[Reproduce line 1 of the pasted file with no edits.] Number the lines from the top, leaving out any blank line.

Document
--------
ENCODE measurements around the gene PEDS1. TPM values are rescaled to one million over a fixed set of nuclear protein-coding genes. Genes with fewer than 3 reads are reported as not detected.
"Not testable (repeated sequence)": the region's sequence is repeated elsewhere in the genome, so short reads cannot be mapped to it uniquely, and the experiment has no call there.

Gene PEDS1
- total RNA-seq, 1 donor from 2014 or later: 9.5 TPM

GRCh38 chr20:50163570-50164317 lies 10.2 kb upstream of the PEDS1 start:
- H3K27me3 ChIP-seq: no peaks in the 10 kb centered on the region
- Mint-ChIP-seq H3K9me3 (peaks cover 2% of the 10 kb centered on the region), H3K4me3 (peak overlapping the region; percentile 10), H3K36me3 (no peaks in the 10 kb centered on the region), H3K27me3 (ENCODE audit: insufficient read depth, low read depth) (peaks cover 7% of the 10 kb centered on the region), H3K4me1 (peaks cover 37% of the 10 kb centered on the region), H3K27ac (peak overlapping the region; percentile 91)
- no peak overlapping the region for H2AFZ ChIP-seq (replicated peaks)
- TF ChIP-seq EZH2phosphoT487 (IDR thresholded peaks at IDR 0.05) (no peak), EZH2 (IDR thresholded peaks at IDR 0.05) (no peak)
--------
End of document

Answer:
ENCODE measurements around the gene PEDS1. TPM values are rescaled to one million over a fixed set of nuclear protein-coding genes. Genes with fewer than 3 reads are reported as not detected.